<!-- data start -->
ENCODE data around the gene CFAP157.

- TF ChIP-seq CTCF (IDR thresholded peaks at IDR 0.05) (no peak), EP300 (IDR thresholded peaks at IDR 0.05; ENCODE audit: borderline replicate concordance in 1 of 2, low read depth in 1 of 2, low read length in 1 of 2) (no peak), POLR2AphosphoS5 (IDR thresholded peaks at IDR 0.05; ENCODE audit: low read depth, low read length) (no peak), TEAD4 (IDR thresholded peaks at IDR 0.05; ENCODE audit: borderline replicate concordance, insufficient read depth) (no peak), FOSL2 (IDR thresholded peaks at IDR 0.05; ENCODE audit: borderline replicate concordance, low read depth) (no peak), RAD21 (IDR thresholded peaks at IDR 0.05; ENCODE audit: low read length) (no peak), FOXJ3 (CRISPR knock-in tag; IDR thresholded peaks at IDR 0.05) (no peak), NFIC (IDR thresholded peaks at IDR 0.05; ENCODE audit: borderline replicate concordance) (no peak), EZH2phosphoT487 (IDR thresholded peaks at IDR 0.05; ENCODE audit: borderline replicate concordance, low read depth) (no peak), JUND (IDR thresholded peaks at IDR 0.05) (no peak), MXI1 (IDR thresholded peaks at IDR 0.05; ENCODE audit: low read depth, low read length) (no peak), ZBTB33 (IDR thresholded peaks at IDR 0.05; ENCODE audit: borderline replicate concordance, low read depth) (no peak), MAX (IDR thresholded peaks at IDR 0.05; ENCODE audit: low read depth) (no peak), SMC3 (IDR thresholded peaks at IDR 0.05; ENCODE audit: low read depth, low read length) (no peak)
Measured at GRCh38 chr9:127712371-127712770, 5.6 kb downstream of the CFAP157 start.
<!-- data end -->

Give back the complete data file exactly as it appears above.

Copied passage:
ENCODE data around the gene CFAP157.

- TF ChIP-seq CTCF (IDR thresholded peaks at IDR 0.05) (no peak), EP300 (IDR thresholded peaks at IDR 0.05; ENCODE audit: borderline replicate concordance in 1 of 2, low read depth in 1 of 2, low read length in 1 of 2) (no peak), POLR2AphosphoS5 (IDR thresholded peaks at IDR 0.05; ENCODE audit: low read depth, low read length) (no peak), TEAD4 (IDR thresholded peaks at IDR 0.05; ENCODE audit: borderline replicate concordance, insufficient read depth) (no peak), FOSL2 (IDR thresholded peaks at IDR 0.05; ENCODE audit: borderline replicate concordance, low read depth) (no peak), RAD21 (IDR thresholded peaks at IDR 0.05; ENCODE audit: low read length) (no peak), FOXJ3 (CRISPR knock-in tag; IDR thresholded peaks at IDR 0.05) (no peak), NFIC (IDR thresholded peaks at IDR 0.05; ENCODE audit: borderline replicate concordance) (no peak), EZH2phosphoT487 (IDR thresholded peaks at IDR 0.05; ENCODE audit: borderline replicate concordance, low read depth) (no peak), JUND (IDR thresholded peaks at IDR 0.05) (no peak), MXI1 (IDR thresholded peaks at IDR 0.05; ENCODE audit: low read depth, low read length) (no peak), ZBTB33 (IDR thresholded peaks at IDR 0.05; ENCODE audit: borderline replicate concordance, low read depth) (no peak), MAX (IDR thresholded peaks at IDR 0.05; ENCODE audit: low read depth) (no peak), SMC3 (IDR thresholded peaks at IDR 0.05; ENCODE audit: low read depth, low read length) (no peak)
Measured at GRCh38 chr9:127712371-127712770, 5.6 kb downstream of the CFAP157 start.